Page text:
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Making U.S. Media Public Again:

Howell Hurst Uncategorized

October 15, 2015

No American presidential candidate can provide a truly public-friendly administration so long as 90% of our media is controlled by gigantic corporate owners. Time Warner, Disney, and Murdox’s News Corporation are the top three. Their editorial priority of what to report as news has shifted from objectivity and accuracy to what will make them a profit. What we learn from our media is energetically filtered by wealthy special interests.

About fifty years ago, America’s public media were owned by some fifty smaller more locally-funded corporations; our media were indeed much more Public. Now those mentioned, allegedly competing, actually collaborate with one another. Theirs, one might propose, is an effective and efficient monopoly.

1996 was when the Federal Communication Commission stopped protecting our public media. Laws were passed allowing these giant conglomerates to take control. We, the public, lost our public voice. PBS, the Public Broadcasting System, cannot alone adequately provide the varied comprehensive local news we need to be really informed about vital matters impacting our lives. That inadequacy fogs our judgment.

Ben Bagdikian, in his book “The New Media Monopoly” argues for the repeal or revision of the 1996 Telecommunications Act, which created the current media situation in America. Since the interlocked relationship of the companies is difficult to unravel, they surely argue against this. However, since many other U.S. industries have also grown into oligarchies via direct destruction of smaller privately owned companies, I suspect Bagdikian is entirely correct on this issue.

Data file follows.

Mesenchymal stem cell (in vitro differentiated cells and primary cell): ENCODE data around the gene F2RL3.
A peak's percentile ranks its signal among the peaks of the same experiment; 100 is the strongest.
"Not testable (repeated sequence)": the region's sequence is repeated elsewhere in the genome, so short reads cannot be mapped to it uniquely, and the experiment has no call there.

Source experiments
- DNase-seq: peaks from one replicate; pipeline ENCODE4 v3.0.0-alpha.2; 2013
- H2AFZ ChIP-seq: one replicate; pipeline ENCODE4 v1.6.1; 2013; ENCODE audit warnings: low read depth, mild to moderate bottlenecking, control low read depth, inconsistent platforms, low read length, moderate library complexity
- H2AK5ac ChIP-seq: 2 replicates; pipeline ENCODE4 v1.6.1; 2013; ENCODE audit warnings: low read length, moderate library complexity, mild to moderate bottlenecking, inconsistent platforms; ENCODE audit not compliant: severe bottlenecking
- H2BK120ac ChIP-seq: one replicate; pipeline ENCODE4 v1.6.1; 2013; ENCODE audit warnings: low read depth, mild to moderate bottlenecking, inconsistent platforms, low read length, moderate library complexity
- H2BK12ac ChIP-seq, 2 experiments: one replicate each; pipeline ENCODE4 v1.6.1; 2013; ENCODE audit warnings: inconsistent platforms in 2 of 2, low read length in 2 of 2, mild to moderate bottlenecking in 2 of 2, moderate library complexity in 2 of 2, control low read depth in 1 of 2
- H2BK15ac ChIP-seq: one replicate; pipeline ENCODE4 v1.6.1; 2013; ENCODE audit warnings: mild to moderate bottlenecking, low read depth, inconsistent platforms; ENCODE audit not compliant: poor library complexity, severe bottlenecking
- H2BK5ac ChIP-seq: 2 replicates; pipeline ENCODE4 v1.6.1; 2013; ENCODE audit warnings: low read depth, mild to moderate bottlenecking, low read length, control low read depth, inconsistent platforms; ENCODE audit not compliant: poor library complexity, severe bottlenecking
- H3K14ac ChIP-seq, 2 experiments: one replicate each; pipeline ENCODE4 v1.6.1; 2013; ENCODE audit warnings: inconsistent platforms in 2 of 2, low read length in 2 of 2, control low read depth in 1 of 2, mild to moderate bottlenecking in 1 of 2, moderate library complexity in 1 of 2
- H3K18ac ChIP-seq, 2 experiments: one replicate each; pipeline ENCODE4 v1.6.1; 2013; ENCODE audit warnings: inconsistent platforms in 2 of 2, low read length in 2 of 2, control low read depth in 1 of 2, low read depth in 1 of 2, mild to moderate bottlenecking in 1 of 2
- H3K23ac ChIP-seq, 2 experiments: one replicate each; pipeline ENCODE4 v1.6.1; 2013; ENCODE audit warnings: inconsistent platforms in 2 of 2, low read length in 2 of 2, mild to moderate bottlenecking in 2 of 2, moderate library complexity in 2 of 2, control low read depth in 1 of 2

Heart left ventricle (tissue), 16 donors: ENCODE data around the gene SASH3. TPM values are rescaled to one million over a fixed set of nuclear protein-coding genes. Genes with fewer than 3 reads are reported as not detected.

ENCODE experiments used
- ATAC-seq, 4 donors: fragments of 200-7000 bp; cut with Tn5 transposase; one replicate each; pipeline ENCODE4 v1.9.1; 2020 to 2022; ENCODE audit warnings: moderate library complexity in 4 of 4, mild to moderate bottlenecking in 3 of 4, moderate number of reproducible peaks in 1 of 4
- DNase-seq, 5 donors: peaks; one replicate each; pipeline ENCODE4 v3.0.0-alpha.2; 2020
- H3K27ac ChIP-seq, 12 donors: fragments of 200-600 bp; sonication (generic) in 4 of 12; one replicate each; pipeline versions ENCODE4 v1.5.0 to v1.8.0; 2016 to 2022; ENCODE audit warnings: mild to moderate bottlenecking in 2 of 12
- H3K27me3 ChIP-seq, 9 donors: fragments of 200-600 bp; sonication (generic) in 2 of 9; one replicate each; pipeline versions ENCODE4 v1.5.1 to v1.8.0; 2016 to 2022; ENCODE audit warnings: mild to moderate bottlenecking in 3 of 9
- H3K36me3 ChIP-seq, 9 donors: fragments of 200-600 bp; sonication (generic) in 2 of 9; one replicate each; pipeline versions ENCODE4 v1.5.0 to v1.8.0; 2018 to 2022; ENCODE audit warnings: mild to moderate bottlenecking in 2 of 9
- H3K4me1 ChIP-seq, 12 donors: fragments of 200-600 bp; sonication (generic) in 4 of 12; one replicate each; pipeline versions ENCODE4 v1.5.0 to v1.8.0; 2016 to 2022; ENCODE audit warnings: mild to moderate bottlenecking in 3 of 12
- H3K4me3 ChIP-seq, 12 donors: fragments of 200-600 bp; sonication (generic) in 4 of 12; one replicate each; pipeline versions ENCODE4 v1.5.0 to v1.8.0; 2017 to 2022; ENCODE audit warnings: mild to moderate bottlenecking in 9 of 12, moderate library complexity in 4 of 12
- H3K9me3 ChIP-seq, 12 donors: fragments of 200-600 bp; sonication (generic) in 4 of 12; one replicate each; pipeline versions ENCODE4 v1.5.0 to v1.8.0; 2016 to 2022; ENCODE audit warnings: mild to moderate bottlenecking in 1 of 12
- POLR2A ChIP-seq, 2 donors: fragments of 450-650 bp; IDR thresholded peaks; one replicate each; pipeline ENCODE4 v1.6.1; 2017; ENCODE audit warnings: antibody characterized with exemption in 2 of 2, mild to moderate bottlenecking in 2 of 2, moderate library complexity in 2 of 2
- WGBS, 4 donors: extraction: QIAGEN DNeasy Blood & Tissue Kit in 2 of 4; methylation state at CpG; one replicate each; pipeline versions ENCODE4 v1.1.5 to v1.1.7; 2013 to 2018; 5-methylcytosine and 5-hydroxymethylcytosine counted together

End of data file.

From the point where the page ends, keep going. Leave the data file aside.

Therefore, I would suggest that Americans who value their once publicly nurtured democracy and the freedom it offered ought to care who owns the media. They should support a presidential candidate who will work to break up the media cabal and return our media to locally-funded owners. I am glad to run, literarily speaking, on this as an extremely vital issue.

That, of course, demands an involved public. It is admittedly difficult for any presidential candidate to promise progress on this issue until the American public takes seriously its role as the ultimate source of democracy, stops simply accepting the news “as is,” and gets onboard a movement to regain control of their media.

Do Americans really understand how limited a journalistic viewpoint is offered by the big three? I doubt it. And if not, they might ask themselves why, after the first Democratic debate, all media have claimed that Hilary was clearly their only really viable Democratic candidate for the presidency. Does that sound like a free press to you?

It does not to me. I smell subtly interlocked self-interest. This needs looking into by the next president – if he or she can acquire public support. This is an issue the American public should be demanding, instead of nightly watching the latest sitcom with their dinner plate on their knee, and visiting frequently a six pack in the fridge.

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